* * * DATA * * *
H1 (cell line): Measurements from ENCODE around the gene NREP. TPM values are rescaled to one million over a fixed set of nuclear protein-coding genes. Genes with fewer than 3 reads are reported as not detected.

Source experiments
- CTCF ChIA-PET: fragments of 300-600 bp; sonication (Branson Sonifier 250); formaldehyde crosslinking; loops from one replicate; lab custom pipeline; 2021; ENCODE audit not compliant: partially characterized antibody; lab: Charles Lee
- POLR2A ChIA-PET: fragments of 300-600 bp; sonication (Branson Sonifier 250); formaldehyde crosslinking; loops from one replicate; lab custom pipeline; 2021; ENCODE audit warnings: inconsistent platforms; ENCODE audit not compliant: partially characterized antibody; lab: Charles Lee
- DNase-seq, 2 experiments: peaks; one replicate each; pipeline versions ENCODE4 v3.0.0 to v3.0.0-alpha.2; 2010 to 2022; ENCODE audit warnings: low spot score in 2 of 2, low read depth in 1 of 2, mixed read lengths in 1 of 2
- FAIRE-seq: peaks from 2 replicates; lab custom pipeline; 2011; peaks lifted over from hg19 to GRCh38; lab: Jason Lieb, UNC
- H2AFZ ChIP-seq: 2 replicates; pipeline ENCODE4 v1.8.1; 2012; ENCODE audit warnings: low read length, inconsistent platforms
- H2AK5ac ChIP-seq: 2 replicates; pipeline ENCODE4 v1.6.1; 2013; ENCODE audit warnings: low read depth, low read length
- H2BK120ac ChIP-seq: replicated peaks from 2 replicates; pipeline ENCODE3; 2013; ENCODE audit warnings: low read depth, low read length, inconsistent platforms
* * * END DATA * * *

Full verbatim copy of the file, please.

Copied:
H1 (cell line): Measurements from ENCODE around the gene NREP. TPM values are rescaled to one million over a fixed set of nuclear protein-coding genes. Genes with fewer than 3 reads are reported as not detected.

Source experiments
- CTCF ChIA-PET: fragments of 300-600 bp; sonication (Branson Sonifier 250); formaldehyde crosslinking; loops from one replicate; lab custom pipeline; 2021; ENCODE audit not compliant: partially characterized antibody; lab: Charles Lee
- POLR2A ChIA-PET: fragments of 300-600 bp; sonication (Branson Sonifier 250); formaldehyde crosslinking; loops from one replicate; lab custom pipeline; 2021; ENCODE audit warnings: inconsistent platforms; ENCODE audit not compliant: partially characterized antibody; lab: Charles Lee
- DNase-seq, 2 experiments: peaks; one replicate each; pipeline versions ENCODE4 v3.0.0 to v3.0.0-alpha.2; 2010 to 2022; ENCODE audit warnings: low spot score in 2 of 2, low read depth in 1 of 2, mixed read lengths in 1 of 2
- FAIRE-seq: peaks from 2 replicates; lab custom pipeline; 2011; peaks lifted over from hg19 to GRCh38; lab: Jason Lieb, UNC
- H2AFZ ChIP-seq: 2 replicates; pipeline ENCODE4 v1.8.1; 2012; ENCODE audit warnings: low read length, inconsistent platforms
- H2AK5ac ChIP-seq: 2 replicates; pipeline ENCODE4 v1.6.1; 2013; ENCODE audit warnings: low read depth, low read length
- H2BK120ac ChIP-seq: replicated peaks from 2 replicates; pipeline ENCODE3; 2013; ENCODE audit warnings: low read depth, low read length, inconsistent platforms